Fixing a wierd widget installation issue (Content is not allowed in prolog)

For our OnTime Group Calendar 2011 Notes user interface which is Java plugin based we have seen some strange problem reports with customers reporting that the widget installs but after installation an error message is displayed on screen (“The widgets below had issues during the installation. See the log for more details.”). The wierd thing about the reports were that the customers reported that the widget (and hence the plugins) actually installed just fine and worked after a client restart. What’s even funnier is that the same plugins installed without error if the customer used HTTP and not NRPC for their update site access protocol. In the log (Help/Support/View Trace) the below error messages was shown (my highlighting):

Could not access digest on the site: no protocol:
[Fatal Error] :1:1: Content is not allowed in prolog.
org.eclipse.ui.WorkbenchException: Content is not allowed in prolog.
	at org.eclipse.ui.XMLMemento.createReadRoot(Unknown Source)
	at org.eclipse.ui.XMLMemento.createReadRoot(Unknown Source)
Caused by:
org.xml.sax.SAXParseException: Content is not allowed in prolog.
	at org.apache.xerces.parsers.DOMParser.parse(Unknown Source)
	at org.apache.xerces.jaxp.DocumentBuilderImpl...
	... 11 more

This really had me scratching my head.

After reseaching and Googling I found a post called “Java: “Content is not allowed in prolog” – causes of this XML processing error” which led me in right direction.

When I opened the widget XML file in an editor and switched to HEX mode I saw this:

3 invisible bytes were inserted at the start of the file. I copy/pasted the XML into a new file which solved the issues. The 3 bytes actually turn out to be what’s called a Byte order mark or BOM for short. From the wikipedia article I found out that the BOM for a UTF-8 file is those exact bytes and I did save the file as UTF-8 in my editor.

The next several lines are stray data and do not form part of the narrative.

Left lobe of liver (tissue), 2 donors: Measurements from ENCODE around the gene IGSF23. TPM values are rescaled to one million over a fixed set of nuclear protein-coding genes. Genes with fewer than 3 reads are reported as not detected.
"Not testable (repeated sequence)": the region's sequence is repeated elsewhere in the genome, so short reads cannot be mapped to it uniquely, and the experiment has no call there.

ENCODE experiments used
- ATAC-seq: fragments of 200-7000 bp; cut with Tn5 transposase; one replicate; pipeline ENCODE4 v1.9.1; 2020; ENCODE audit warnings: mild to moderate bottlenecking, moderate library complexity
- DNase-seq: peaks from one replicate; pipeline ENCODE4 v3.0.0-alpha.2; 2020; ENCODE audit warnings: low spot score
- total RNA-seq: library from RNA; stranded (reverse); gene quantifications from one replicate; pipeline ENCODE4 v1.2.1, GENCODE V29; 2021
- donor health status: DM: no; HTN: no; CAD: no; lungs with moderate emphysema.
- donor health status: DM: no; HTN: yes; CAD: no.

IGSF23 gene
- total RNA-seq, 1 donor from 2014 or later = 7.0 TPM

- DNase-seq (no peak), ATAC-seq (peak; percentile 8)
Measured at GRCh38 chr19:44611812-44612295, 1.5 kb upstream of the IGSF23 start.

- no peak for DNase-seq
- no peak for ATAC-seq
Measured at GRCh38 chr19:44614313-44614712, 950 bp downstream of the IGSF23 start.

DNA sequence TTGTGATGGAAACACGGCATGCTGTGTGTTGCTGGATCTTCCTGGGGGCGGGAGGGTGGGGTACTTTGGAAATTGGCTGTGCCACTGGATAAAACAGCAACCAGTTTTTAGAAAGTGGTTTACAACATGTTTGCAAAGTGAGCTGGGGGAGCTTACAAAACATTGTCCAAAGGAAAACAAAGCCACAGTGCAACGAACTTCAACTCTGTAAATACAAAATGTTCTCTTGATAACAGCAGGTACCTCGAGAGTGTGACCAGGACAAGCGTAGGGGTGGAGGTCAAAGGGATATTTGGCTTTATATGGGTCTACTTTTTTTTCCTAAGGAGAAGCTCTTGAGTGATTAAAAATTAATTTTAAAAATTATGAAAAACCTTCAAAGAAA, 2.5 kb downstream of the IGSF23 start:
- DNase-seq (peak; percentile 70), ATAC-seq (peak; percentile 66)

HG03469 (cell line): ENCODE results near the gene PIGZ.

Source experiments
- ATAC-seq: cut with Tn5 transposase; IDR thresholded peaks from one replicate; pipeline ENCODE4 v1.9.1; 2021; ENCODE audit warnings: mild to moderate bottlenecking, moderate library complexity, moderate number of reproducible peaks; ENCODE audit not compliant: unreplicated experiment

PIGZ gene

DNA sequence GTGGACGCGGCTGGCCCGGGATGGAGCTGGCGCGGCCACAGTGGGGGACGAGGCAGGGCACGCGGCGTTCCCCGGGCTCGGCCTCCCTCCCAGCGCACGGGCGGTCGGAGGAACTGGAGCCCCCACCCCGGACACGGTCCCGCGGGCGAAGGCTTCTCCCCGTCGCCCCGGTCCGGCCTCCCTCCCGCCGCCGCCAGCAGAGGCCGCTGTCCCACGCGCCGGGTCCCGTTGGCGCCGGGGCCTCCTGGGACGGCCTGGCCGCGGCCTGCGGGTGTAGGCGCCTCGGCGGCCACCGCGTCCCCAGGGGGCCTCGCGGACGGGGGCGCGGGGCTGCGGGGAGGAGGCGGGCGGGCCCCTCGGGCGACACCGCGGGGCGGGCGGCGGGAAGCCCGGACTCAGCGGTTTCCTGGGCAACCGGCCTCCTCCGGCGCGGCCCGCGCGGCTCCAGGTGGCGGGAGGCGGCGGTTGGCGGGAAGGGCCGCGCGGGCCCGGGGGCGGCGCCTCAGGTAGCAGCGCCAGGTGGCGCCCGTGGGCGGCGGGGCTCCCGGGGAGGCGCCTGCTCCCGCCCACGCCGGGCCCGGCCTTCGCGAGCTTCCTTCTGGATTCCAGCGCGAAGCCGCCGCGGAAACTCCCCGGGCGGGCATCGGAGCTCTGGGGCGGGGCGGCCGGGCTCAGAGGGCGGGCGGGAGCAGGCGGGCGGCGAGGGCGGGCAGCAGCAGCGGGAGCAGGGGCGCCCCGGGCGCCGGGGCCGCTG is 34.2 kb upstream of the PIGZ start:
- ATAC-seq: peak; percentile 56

The UTF-8 representation of the BOM is the byte sequence 0xEF,0xBB,0xBF. A text editor or web browser interpreting the text as ISO-8859-1 or CP1252 will display the characters  for this.

But the bytes were not there in my editor but only in the file that I received from a customer. So how did the bytes get there?!

So after more research and playing around I found out that the BOM is added by Notepad on Windows. But of course!! A lot of customers receive the XML file and change the update site URL to point to their own servers and if they use Notepad for this the BOM is added (see “The Notepad file encoding problem, redux” for more details).

But how to fix it? Telling customers not to use Notepad to edit the XML file would be a no-go as many probably no not use another editor. And even if they did the problem would probably still arise in some situations and we would spend time diagnosing it. The solution I’ve opted for is to change the encoding of the file to ASCII and change the encoding declation in the XML file to ASCII as well. The content of the XML file is unchanged and now customers can change it using Notepad without issues.

Creating a keystore for plugin signing the easy way

Previously when creating keystores for plugin signing I’ve used a lot of dark magic, crying at the moon and a custom tool I wrote called KeystoreUtil to convert between different formats. The other day I was doing a consulting gig on plugin signing and came up with an easier way just using iKeyman and the Java tooling. I created a presentation with the various commands and screenshots and put it on Slideshare.

Hope it will help someone.

DNUG 2011 video of yours truly – Plug yourself in and your apps will never be the same!